The Chow-chow dog breed may have obtained the name Chow in 1886 but the British and American fanciers who imported the dogs originally called them Chinese Edible Dogs. Here is a brief note from the 1832 American Turf Register and Sporting Magazine in a column about imported dogs: "To the Editor of the Turf Register from the Pacific by Mr. Slacum of the Navy--a pair of 'Chinese Edible Dogs'. The article indicated the pair of edible dogs would not be eaten until the breed had been established in the U.S. "
though Purser Slacum, after feasting on them often, a
ssures us they are very fine."



Red Chinese Edible Dog
RED Chinese Edible Dog, London Illustrated News, 1882
Chinese Puzzle Edible dog
The Chinese Edible Dog "Chinese Puzzle",
owned by Mr. W.K. Taunton.

Chinese Edible Dogs at the Dog Shows

By the late 1800s, Chinese Edible Dogs were exhibited at dog shows in England and the United States. A bitch imported from China, named Chinese Puzzle, was exhibited in the Foreign Dogs class at London's Crystal Palace dog show in 1880. Another Chinese Edible Dog was exhibited at  the Westminster Kennel Club in 1878. 


The dog exhibited at the Westminster show was described in the New York Times as weighing "about eight pounds, is built somewhat like an Italian greyhound but stouter, has no hair on its body except on top of its head between the ears, where is growing a large, stiff topknot of white hair."

Sounds like a Chinese Crested to me.  


By 1882, there were several Chinese Edible Dogs being exhibited in UK dog shows. The breed name had been changed to "Chinese Chow-chow."
The following passage about the Chinese Chow-chow exhibits is from the Illustrated London News.

At the Crystal Palace Dog Show of the Kennel Club, which was noticed last week, there was a class of "Chinese Chow-chow," in which four male dogs and five females were entered. Two of the females, Papoose and Peridot, owned by Lady M. Gore, were offered at 500 pounds each. The two males represented in our illustrations are a black and a red animal, named respectively Chow III and Chow IV.; the former, owned by Mr. C. F. M. Cleverly, is two-and-a-half years old; the latter was born in 1877 and belongs to Mrs. F. Porter. These won the first and second prize in their class. We have no precise information regarding the rule by which Chinese gastronomy is directed in selecting human food certain varieties of dog, and rejecting others; but it is supposed that many of the lower class of people in China will readily eat any flesh of that kind. The name of "chow-chow" seems fearfully significant, but it really has a different meaning. Stews and broths are the chief culinary preparations for which any savoury flesh may be used, with plenty of rice. The gelatinous parts of fish, such as the fins of sharks and the maws of other species of fish, are in much request to thicken and flavour the Chinaman's soup; but a still greater dainty is the beche-de-mer, procured from Terres Strait, and the most highly esteemed of all  is the nest of the sea swallow, which is composed of a mucilagenous sea-weed found on the coasts of  Java and the Malay archipelego. The Chinese epicure has a refined though peculiar taste; and some of his dishes, though none of dog-flesh, can now be tasted at the International Health Exhibition.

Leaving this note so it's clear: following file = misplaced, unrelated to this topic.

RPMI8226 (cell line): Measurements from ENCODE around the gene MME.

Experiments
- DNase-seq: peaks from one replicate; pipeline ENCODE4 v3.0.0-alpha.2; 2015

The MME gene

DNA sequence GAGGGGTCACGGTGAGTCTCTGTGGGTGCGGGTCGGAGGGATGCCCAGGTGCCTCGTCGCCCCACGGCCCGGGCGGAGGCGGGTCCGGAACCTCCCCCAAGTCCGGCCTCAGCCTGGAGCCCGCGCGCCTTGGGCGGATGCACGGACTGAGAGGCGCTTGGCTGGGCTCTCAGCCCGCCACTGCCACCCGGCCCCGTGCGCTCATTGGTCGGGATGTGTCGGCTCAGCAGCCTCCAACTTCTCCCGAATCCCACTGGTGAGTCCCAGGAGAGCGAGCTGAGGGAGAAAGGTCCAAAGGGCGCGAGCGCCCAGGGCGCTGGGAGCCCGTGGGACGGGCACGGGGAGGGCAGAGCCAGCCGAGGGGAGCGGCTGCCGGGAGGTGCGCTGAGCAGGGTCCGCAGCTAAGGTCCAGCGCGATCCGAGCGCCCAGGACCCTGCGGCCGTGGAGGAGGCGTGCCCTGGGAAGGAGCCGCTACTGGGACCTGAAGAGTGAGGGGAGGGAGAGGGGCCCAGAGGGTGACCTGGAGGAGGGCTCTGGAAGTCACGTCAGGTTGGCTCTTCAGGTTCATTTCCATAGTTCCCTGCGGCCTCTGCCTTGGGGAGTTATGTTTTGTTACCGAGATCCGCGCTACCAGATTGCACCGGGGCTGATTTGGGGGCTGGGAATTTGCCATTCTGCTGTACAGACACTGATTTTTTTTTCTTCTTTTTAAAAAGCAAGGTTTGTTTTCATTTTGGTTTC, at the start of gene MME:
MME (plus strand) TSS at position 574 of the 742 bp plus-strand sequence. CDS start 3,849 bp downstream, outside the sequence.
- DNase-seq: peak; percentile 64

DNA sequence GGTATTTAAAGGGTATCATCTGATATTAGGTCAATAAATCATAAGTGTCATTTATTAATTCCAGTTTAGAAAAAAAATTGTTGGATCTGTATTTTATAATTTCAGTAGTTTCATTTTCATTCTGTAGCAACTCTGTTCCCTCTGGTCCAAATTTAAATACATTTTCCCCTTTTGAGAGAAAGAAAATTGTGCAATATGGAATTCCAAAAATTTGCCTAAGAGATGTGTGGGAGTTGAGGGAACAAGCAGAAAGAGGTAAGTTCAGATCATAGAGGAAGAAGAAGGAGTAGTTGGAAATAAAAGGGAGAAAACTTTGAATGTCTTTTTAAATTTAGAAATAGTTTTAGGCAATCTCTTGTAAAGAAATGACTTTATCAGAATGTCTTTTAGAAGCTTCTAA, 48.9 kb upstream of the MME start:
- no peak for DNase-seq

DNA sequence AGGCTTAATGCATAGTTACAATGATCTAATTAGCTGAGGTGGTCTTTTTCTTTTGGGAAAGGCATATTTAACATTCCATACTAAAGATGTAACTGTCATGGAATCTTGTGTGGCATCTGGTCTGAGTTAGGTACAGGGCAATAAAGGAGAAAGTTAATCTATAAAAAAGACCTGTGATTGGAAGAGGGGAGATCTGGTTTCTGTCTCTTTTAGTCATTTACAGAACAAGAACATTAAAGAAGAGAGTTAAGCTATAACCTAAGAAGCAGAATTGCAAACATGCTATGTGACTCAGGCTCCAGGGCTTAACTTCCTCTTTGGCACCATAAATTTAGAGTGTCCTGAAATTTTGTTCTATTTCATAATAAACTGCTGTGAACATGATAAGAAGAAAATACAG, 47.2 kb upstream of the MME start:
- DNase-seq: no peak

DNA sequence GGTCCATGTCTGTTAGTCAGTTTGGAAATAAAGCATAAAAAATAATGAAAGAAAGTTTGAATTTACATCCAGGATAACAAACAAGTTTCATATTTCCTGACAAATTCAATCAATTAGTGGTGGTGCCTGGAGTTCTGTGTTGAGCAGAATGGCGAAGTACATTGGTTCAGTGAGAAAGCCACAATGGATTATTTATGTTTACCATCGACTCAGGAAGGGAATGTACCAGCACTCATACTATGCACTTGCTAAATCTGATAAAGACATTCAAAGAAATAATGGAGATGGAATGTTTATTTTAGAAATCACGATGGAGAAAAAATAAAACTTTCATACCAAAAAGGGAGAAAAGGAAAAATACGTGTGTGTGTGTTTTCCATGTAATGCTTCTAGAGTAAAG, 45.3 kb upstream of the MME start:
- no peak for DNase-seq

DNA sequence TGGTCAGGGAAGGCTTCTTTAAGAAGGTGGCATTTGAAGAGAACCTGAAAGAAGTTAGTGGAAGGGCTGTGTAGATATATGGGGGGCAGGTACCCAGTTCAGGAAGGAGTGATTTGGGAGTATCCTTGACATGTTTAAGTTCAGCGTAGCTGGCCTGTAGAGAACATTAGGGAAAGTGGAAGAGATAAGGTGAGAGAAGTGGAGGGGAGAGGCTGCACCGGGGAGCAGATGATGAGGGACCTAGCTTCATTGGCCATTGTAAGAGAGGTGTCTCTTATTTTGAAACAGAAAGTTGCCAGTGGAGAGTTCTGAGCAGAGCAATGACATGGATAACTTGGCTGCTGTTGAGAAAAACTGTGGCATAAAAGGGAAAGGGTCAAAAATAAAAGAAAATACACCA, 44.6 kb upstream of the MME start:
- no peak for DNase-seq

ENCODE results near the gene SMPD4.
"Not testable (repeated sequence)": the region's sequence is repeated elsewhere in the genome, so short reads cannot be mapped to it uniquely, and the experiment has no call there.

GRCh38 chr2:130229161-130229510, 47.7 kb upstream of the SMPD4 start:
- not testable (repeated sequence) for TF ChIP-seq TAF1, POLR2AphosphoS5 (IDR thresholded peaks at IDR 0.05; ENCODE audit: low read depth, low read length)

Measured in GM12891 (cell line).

Editor's Note: Because this is a quoted passage from a publication, I have used the exact spelling and punctuation as used in the publication. 
Chow chow dog Ch Patoo photo
Enlargement of a photo of the Chow-chow, Ch. Patoo, registered with the AKC
Chow chow Ch. Patoo description